FRAZER, Bonnie. The Village Scene. Sudbury: Water Row Press, 2000.
4to., black card wraps with overlaid white card, printed in red with social scene to upper cover and device to lower; folding insert with poem by the author's husband; unpaginated [xvi]; the odd spot, else fine.
Limited edition, number 14 of 150 copies signed by Frazer. Designed and produced by Jim Camp at the synaesthesia press during the summer of 2000.
A fascinating insight into life in Greenwich Village and gaslight poets during the height of the Beatnik generation. Told from Bonnie's perspective as a woman living through the movement in the shadow of her husband, the poet Ray Bremser. Her experiences of everyday life: "the leotards were so tight the customers could ogle at the waitresses" as well as with drugs and poverty, show her as perfectly marginalised by her infatuation with her husband: "my gums were getting unhealthy from not having a toothbrush…[but] after all I'd gotten the better deal in being Ray's wife." This marginalisation is one which is completely accepted by Frazer: "could I have taken a more active part in this decision making? Did I even want to? Maybe I was content to just be Ray's old lady and tag along?... We were living the life, things were happening fast. I had to believe when he said it was OK. Something about the awe other people felt for Ray was rubbing off on me, obliterating independent thought."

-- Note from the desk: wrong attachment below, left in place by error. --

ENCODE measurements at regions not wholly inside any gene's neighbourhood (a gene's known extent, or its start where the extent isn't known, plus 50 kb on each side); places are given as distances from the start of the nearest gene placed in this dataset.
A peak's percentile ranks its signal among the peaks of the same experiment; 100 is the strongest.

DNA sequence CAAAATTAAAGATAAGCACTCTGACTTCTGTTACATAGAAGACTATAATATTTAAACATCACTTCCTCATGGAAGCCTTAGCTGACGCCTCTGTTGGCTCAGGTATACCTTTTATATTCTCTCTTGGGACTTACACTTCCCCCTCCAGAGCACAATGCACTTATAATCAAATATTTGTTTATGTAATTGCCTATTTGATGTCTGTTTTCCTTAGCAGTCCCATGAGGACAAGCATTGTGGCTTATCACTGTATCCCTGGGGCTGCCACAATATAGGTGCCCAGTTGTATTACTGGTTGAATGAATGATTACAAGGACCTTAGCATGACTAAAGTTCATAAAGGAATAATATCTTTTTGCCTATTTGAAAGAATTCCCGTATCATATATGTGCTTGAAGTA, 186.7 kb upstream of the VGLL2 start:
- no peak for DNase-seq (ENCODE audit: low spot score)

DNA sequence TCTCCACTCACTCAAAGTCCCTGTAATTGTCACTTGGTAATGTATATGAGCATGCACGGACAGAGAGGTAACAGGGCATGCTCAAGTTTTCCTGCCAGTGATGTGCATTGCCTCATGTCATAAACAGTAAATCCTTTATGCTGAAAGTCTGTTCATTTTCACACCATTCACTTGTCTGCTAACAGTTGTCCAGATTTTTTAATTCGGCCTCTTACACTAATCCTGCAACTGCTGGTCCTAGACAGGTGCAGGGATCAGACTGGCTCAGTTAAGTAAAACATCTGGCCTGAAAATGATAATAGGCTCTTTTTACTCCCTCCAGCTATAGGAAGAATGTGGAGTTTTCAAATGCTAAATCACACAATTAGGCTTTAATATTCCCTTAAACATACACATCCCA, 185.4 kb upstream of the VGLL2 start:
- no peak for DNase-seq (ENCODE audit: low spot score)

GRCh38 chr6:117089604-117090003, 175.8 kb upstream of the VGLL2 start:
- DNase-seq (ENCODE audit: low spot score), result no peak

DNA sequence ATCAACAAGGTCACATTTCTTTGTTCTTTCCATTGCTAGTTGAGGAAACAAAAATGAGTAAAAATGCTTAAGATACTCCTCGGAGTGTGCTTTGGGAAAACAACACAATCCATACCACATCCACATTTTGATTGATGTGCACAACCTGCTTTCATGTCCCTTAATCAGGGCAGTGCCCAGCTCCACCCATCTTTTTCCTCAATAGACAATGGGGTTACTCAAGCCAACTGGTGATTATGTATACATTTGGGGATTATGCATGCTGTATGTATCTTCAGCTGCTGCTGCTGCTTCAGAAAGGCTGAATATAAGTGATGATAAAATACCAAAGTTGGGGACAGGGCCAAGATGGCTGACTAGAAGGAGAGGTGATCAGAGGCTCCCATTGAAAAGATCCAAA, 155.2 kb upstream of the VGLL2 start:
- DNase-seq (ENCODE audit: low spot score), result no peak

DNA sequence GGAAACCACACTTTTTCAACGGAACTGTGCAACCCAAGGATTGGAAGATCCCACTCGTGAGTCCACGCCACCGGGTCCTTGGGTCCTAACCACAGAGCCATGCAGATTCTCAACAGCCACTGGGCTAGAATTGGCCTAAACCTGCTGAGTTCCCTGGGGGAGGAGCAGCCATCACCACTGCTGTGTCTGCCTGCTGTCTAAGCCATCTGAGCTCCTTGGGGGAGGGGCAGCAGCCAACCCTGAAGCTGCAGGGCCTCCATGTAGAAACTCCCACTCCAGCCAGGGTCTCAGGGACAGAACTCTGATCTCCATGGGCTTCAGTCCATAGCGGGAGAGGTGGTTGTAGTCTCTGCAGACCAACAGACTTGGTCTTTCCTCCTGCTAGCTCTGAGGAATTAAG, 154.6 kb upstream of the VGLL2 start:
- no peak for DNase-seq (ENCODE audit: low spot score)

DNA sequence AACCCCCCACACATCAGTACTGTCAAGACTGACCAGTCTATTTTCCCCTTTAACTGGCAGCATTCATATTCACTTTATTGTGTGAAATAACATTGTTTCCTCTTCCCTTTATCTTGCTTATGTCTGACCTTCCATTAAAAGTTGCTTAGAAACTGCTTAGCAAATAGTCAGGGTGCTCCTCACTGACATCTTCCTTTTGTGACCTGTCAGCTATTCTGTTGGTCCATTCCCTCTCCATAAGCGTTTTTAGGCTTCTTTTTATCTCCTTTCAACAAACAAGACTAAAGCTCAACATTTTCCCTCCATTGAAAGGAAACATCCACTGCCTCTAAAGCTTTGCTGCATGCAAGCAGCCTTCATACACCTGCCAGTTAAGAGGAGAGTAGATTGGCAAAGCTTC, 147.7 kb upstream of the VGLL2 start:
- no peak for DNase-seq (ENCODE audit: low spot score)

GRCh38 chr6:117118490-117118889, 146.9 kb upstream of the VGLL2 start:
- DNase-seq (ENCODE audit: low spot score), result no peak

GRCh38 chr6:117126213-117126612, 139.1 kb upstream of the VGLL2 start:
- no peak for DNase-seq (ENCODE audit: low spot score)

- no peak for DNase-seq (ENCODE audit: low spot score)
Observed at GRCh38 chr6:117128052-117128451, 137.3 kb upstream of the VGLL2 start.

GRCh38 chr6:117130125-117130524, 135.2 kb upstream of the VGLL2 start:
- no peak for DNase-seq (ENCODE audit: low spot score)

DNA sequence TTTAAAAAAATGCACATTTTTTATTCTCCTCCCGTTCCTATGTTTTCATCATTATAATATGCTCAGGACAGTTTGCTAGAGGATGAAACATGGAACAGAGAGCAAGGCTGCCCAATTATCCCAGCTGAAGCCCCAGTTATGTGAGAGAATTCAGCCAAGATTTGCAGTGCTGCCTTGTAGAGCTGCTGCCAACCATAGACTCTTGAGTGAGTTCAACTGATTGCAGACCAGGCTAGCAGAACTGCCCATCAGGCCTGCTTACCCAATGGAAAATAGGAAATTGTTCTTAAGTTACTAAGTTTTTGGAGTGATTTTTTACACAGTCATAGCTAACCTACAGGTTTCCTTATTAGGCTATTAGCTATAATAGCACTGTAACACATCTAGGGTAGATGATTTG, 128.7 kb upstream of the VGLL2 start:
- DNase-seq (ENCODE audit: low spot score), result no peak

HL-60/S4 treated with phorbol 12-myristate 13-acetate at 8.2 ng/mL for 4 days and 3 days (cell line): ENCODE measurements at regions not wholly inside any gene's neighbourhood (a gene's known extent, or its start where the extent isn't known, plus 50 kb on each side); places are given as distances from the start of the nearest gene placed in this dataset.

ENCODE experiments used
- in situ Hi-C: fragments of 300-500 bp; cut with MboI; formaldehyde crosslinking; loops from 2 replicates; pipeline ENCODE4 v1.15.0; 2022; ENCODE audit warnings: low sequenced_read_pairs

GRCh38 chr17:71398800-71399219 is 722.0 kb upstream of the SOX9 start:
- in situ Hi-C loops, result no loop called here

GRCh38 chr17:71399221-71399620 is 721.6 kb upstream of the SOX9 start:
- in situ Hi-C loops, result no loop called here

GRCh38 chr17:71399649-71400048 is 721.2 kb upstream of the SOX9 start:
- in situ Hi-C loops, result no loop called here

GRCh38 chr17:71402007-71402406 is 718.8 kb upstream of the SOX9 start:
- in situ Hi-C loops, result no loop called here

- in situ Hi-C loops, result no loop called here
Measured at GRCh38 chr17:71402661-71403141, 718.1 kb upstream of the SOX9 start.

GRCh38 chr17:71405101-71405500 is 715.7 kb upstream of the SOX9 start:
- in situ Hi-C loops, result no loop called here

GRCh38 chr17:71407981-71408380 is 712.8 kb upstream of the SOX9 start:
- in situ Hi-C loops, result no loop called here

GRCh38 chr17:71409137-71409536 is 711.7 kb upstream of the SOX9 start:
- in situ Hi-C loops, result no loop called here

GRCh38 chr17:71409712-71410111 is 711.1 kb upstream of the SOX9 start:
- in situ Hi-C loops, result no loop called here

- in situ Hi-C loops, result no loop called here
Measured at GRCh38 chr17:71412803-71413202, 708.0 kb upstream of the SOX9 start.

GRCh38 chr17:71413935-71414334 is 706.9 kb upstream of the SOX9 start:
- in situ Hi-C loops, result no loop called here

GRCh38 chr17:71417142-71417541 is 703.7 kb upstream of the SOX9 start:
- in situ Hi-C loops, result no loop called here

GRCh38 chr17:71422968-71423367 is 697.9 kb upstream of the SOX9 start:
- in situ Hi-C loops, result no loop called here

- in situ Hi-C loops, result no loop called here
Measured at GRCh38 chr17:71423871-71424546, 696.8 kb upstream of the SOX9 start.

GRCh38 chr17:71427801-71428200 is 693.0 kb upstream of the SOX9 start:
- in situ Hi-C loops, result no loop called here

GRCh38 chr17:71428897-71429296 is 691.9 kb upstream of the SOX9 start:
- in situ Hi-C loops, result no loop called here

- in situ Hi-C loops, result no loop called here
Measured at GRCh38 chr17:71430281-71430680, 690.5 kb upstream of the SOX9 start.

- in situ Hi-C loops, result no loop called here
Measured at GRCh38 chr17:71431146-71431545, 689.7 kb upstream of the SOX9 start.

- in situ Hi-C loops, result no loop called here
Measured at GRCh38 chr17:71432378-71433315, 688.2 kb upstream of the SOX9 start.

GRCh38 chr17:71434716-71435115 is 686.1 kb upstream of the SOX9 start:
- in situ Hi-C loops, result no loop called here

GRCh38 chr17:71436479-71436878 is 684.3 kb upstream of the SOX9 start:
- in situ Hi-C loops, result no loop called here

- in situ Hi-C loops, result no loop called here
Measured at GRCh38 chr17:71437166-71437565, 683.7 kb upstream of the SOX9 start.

Frazer's own writing easily echos, if not enhances her male counterpart's: "his voice was sepulchral… the sound of a tunnel stone closing, so deep and hollow like the resonance of his cheeks where all of the back teeth were missing. His voice smoked out of his mouth heavy with nicotine and I thought it perfumed with poetry". Her writing is poetic, nostalgic, and her recollections of this period in her life provide a beautifully unique perspective on this period in American Literature.